The What Van? Road Test: Ford Transit Custom

Date: Monday, July 23, 2018   |   Author: Steve Banner

 

Transitcab

Interior and equipment

One of the big plus-points of the three-seater cab’s interior redesign is the ample provision of storage space, a change made in response to customer criticisms.

You will find four shelves on top of the fascia – one of which plays host to a 12V power point and a USB socket – plus three shelves and bins of various sizes in each of the doors.

Both doors boast a moulding that will hold a flask of tea, and round holsters at each end of the dashboard can take a 2.0-litre bottle of water. Above each of them you will find a cup-holder, and a third cup-holder pops out of the projecting central moulding that plays host to the gear lever.

A lidded and lockable glovebox is fitted and you can access the void under the passenger seats by pulling up the cushions and folding them forward. Flip down the centre of the back of the inboard passenger seat and it turns into a desk complete with two more cup holders, a pen tray and an elasticated band to keep your paperwork in place.

A small shelf is mounted above the windscreen while your sunglasses can be housed in a holder above the driver’s door in the place usually occupied by a grab handle.

Dominating the centre of the dash is a fashionable 8in tablet-inspired colour touchscreen featuring a DAB/AM/FM radio and Ford’s easy to comprehend and use Sync3 communications and entertainment system. It can be integrated with AppLink, Apple  CarPlay and Android Auto and allows voice commands to be use to control certain functions.

Emergency Assistance is provided with all Customs and means that help will be summoned promptly if there is an accident.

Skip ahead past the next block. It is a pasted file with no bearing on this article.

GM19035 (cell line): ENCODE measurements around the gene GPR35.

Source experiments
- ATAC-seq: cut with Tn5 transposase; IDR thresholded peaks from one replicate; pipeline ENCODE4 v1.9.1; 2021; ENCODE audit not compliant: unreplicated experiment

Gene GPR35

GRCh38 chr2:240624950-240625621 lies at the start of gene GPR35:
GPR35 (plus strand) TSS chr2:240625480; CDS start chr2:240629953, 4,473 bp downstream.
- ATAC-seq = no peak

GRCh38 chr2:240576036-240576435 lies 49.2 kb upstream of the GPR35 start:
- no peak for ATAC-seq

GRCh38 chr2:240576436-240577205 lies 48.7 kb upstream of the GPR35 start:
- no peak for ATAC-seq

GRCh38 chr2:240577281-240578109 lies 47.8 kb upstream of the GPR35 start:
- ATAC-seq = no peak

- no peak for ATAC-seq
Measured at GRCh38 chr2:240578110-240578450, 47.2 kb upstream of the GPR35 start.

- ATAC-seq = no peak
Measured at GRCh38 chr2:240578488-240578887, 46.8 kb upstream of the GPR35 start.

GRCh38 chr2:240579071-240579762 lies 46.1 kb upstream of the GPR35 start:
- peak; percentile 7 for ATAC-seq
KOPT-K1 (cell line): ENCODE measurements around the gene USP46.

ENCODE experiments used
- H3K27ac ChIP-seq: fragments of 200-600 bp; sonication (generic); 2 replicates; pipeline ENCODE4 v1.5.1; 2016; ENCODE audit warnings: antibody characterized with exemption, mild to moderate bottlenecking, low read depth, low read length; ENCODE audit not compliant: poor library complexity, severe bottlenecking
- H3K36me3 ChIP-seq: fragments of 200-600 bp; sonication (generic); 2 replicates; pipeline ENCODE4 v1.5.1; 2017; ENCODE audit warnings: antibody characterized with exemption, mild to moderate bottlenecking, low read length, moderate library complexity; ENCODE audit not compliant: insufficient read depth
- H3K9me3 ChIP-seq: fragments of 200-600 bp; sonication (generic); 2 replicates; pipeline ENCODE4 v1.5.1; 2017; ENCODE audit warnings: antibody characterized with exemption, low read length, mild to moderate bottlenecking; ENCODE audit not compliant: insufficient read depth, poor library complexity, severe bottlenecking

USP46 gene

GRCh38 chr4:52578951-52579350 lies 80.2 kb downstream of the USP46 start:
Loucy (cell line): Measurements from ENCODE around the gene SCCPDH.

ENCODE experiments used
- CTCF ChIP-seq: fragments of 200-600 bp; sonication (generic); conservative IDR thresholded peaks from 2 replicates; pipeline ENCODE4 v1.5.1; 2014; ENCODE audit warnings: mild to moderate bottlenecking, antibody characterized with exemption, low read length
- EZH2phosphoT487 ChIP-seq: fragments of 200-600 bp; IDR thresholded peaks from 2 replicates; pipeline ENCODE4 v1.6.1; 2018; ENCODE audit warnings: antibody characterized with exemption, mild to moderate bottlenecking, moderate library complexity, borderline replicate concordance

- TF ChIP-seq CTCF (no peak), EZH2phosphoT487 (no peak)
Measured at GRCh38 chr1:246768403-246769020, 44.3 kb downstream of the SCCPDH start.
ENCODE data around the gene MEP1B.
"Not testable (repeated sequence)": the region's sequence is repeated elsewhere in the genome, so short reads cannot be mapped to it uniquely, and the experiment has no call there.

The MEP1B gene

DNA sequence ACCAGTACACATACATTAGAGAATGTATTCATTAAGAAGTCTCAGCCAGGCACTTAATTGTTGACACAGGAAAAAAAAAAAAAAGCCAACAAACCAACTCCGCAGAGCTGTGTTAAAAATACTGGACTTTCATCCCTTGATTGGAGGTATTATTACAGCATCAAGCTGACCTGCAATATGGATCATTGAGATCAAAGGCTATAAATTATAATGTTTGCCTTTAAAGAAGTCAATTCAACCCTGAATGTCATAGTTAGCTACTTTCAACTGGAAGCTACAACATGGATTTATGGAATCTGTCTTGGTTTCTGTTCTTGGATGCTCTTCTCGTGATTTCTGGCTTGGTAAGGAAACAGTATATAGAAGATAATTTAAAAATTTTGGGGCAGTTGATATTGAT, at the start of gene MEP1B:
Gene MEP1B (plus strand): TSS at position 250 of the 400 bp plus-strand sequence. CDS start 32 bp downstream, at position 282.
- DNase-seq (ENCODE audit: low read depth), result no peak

Air-conditioning is installed along with heated driver and passenger seats, cruise control, driver and passenger airbags and front fog lights. Both the leather-trimmed steering wheel and the driver’s seat can be altered for height, and the angle of the seat cushion can be altered too.

Electric windows and electrically adjustable and heated exterior mirrors are fitted, with the latter featuring a separate wide-angle section. The windscreen is heated as well, and you will find a second 12V power point in the middle of the fascia.

An onboard computer generates useful pieces of information such as fuel consumption and the vehicle’s remaining range.

Although the aforementioned projecting moulding affects the legroom offered by the middle seat, it is better than one might expect, while a whole plethora of onboard systems are there to keep you safe whichever seat you sit in. The Custom comes with ABS, electronic stability control with Load Adaptive Control, Roll Stability Control, hill-start assist, emergency brake assist, electronic brakeforce distribution, Emergency Brake Warning, Side Wind Stabilisation, and traction control.

Turning to the suspension, an independent system is installed at the front with MacPherson struts and variable-rate coil springs plus a stabiliser bar. Leaf springs are fitted at the back.
Our test van’s 16in alloy wheels were shod with 215/65 R16 C Continental Vanco 2 tyres, and a spare wheel is provided.

Power steering delivers a 10.9m turning circle.



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